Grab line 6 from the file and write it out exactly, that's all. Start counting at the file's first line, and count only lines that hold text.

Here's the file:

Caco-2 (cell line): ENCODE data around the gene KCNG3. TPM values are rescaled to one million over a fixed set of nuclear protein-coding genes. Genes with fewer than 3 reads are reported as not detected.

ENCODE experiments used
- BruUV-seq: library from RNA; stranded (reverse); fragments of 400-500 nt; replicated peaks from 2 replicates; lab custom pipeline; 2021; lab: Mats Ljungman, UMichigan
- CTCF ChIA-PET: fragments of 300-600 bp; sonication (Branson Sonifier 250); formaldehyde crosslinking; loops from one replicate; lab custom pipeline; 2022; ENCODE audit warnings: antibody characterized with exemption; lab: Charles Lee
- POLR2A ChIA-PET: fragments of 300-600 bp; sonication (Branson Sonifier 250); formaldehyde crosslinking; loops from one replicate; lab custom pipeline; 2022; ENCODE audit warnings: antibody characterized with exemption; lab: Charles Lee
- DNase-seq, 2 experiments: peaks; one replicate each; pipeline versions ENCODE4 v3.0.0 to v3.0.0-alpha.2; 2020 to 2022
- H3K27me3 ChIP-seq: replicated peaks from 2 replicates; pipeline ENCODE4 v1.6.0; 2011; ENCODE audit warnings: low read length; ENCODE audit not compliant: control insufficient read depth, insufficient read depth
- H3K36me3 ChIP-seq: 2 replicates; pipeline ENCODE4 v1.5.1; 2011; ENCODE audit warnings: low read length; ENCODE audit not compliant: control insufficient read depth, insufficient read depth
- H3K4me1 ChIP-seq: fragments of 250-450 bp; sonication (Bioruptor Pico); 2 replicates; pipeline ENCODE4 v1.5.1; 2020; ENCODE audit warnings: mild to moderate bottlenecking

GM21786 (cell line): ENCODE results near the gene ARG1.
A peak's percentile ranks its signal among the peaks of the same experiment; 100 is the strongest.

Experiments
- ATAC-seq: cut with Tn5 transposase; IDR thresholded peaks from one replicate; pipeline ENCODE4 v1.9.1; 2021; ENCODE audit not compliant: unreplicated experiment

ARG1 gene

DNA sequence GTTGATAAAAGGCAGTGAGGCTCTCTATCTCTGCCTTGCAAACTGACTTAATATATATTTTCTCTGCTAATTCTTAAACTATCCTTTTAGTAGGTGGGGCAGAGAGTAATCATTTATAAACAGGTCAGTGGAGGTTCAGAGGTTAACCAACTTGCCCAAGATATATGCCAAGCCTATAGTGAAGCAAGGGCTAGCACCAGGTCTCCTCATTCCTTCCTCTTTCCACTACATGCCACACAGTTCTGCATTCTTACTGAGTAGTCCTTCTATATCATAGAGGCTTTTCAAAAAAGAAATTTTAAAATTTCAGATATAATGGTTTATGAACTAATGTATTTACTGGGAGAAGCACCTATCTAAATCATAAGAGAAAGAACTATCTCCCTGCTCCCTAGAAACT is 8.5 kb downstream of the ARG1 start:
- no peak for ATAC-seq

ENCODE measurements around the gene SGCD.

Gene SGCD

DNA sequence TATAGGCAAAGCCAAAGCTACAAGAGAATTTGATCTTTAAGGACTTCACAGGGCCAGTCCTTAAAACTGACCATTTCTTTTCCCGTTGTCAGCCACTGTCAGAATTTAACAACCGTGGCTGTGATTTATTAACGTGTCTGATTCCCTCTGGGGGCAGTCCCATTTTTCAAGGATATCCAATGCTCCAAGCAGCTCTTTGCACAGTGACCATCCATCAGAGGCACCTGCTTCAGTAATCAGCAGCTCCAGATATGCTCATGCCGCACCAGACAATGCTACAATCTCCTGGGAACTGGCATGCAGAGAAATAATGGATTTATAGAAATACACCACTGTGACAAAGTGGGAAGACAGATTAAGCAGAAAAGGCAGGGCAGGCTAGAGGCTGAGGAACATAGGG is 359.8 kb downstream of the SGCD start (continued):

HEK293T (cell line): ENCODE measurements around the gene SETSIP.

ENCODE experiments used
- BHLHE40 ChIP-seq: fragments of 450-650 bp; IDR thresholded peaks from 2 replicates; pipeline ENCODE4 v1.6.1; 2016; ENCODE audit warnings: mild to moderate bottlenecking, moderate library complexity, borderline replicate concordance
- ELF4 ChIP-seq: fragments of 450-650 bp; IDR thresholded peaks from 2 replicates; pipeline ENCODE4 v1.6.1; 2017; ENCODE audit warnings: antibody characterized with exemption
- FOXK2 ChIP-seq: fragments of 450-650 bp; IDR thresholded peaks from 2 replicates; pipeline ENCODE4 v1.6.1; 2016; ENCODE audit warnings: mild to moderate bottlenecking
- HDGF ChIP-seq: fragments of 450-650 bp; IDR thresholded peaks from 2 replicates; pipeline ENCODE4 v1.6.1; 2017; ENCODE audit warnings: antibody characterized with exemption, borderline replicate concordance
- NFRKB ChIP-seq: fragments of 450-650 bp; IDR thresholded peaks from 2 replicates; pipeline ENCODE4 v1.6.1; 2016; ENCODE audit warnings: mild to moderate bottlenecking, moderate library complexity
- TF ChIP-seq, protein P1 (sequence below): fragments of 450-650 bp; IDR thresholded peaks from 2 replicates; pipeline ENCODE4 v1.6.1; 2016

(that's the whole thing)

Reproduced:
- DNase-seq, 2 experiments: peaks; one replicate each; pipeline versions ENCODE4 v3.0.0 to v3.0.0-alpha.2; 2020 to 2022